The whole idea of niche fragrance is to offer something special and different, something you can't find on the perfume counter at your local Macy's. The best sort of niche perfume house, presumably, will put artistic integrity before mass appeal. I came to perfume addiction via niche, as it were, and I'm still an easy target: tell me you've got an incense by Bertrand Duchaufour made with the best possible materials or Jean Claude Ellena re-engineering lavender at the molecular level or Aurelien Guichard conjuring up 1960s pop culture, and I'm there.
But niche, like luxury, has become so ubiquitous as to lose its cachet. So many niche lines have cropped up in the past two years that I can hardly keep them all straight, and frankly, some of the twaddle meant to convey their "artistic integrity" is more annoying than the sparkle-and-sex-appeal ad copy we see from the conglomerates. I used to be willing to jump through considerable hoops in order to try the latest, hottest niche fragrances, now I get considerable satisfaction out of deciding to ignore whole lines. Nasomatto finds it beneath them to share the fragrance notes with their customers? Indult won't sell me a bottle of Tihota unless I join the "Indult Club" by purchasing one of the first 999 bottles? Whatever. I've plenty of other fish to fry, and if the juice is that great, it doesn't take a strip tease to get my attention.
Juliette Has A Gun came on the scene in 2006. They've got everything a new niche line needs — the background (the line was founded by Romano Ricci, grandson of Nina Ricci) and the stand-out-in-a-crowd backstory (rose perfumes inspired by Shakespearean heroines) and the talent (the first two fragrances, Miss Charming and Lady Vengeance, were developed by perfumer Francis Kurkdjian) and the playful but appealing packaging. They're expensive but not outrageously so ($80 for 50 ml). The line's raison d'être: to "lead a new rock & elegant trend in the perfumery world, by creating romantic and original creations. Hostilities in progress."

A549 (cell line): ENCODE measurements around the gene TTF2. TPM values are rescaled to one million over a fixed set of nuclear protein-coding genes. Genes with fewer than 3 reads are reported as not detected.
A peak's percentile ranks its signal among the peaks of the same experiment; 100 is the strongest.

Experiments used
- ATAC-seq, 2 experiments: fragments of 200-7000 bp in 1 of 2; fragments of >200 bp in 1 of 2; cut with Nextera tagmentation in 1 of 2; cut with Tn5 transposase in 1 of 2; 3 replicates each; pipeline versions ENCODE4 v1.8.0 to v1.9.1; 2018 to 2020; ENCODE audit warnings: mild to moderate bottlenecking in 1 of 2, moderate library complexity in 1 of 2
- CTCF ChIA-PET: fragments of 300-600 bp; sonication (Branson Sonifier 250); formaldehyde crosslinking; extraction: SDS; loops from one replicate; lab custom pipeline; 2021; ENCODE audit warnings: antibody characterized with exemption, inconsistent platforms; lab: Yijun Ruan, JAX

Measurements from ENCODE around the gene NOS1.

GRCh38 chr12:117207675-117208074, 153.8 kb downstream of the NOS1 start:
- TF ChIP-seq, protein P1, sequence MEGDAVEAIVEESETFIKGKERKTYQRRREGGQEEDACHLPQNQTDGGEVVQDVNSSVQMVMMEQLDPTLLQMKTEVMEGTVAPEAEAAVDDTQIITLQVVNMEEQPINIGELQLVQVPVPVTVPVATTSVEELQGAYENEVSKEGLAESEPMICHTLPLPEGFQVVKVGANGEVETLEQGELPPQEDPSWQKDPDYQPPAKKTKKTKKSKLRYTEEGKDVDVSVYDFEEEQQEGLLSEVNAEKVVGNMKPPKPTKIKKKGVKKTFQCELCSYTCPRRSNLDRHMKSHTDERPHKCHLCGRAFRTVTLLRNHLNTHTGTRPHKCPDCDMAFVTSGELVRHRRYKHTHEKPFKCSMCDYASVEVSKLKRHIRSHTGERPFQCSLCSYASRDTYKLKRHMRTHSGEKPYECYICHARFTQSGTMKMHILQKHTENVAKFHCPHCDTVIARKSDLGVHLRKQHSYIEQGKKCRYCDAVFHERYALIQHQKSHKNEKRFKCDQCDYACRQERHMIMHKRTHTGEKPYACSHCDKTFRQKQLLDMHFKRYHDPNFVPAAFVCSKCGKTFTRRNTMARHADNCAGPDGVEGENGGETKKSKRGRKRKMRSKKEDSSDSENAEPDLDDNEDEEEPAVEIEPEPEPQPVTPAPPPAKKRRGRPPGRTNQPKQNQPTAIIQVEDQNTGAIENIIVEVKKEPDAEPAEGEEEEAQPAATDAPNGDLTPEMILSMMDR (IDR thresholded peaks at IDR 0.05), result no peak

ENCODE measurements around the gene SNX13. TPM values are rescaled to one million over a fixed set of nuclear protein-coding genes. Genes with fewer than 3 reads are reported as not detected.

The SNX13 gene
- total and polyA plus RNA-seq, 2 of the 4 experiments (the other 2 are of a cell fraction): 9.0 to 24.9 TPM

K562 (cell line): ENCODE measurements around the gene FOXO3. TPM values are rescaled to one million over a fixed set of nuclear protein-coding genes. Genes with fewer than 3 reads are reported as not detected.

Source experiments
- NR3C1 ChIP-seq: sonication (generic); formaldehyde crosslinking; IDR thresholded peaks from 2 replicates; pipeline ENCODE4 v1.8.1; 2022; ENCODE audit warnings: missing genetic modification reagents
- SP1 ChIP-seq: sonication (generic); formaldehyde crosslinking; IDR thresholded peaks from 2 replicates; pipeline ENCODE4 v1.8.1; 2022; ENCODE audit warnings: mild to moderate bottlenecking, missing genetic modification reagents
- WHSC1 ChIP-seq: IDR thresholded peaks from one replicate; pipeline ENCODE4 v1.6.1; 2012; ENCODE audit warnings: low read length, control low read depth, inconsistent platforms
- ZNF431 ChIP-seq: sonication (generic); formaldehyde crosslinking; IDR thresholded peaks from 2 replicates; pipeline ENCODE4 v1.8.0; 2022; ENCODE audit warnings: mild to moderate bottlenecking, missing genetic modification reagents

Miss Charming, which features Moroccan rose, wild strawberry, lychee and musk, is a perfect fit with its name: a dewy little rose, fruity and sweet and pink at the start. It is nicely done, but the opening is perhaps a bit too charming for my taste. Later, the dry, earthy-mossy base starts to peek through and add a bit of an edge, and then I like it much better. Still, this sort of thing has been done. If you're looking for dewy and charming, you've much of the Les Parfums de Rosine line to play with, and on MakeupAlley, you'll find many comparisons between Miss Charming and Bond no. 9's Bryant Park.
Like Miss Charming, Lady Vengeance makes a nice conceptual fit with its name; you could smell these blindfolded, and easily enough figure out which was Charming and which wasn't. This is a darker take on rose, with vanilla and patchouli, but it isn't overly dark or overly edgy. The base is earthy-woody but smooth (and not altogether different from Miss Charming's — after a couple hours, they are more similar than not on skin), and while Lady Vengeance is more dry than not, it has enough vanilla to make it easy to wear, and it isn't as sultry (or vengeful) as some other rose-patchouli perfumes.
Of the two, I like Lady Vengeance the best, and I'd wear it quite happily if I had a bottle. Still, while both of them are nice enough, they are lacking something, some element of surprise, or daring, or something. These are just not particularly adventurous or unusual fragrances, and so while I might be impressed if they'd come from some more mainstream brand, as the flag bearers of a yet another new niche fragrance line, they leave me cold. "Hostilities in progress" promises far more audacity than the line has delivered, at least so far (reportedly, there are three more fragrances to come).
Juliette Has A Gun Miss Charming and Lady Vengeance are available in 50 and 100 ml Eau de Parfum. For buying information, see the listing for Juliette Has A Gun under Perfume Houses.
Side note: fun if you're bored at work, the Shakespearean Insulter.